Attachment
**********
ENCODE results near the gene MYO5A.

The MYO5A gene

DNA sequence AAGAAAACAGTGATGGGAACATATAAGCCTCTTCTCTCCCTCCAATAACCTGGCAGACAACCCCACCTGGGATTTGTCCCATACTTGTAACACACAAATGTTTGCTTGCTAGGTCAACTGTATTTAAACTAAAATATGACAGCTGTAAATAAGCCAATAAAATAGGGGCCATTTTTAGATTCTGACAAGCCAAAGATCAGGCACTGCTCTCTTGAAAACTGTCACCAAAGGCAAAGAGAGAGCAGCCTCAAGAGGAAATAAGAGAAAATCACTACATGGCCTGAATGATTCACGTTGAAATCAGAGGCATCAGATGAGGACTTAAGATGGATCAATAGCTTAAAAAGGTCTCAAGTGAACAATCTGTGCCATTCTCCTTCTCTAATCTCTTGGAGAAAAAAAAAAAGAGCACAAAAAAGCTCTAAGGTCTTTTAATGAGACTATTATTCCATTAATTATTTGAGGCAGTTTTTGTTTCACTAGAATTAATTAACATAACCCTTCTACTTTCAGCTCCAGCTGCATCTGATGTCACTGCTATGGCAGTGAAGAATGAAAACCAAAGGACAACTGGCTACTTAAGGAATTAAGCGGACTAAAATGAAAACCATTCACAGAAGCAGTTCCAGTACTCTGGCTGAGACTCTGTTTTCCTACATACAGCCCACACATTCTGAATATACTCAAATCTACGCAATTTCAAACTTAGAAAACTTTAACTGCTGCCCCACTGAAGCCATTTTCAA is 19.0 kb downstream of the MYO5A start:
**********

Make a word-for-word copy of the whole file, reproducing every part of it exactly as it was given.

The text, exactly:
ENCODE results near the gene MYO5A.

The MYO5A gene

DNA sequence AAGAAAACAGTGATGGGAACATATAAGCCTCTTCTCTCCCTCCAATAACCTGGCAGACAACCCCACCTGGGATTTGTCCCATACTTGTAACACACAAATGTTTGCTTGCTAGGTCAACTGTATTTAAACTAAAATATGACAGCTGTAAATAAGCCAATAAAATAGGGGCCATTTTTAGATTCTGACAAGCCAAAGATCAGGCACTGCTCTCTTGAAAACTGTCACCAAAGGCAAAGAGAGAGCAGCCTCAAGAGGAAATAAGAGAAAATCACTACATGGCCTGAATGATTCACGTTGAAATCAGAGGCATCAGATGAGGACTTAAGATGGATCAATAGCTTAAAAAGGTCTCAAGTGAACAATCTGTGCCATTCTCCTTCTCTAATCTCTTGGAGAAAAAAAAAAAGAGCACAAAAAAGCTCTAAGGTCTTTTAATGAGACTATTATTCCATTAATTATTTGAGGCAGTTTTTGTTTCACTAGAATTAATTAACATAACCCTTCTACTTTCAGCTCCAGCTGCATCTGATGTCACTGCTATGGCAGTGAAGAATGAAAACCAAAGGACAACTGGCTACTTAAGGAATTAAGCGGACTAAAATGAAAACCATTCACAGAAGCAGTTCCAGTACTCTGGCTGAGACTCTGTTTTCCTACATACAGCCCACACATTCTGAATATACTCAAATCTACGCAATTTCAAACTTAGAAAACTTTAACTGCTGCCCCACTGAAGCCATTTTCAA is 19.0 kb downstream of the MYO5A start: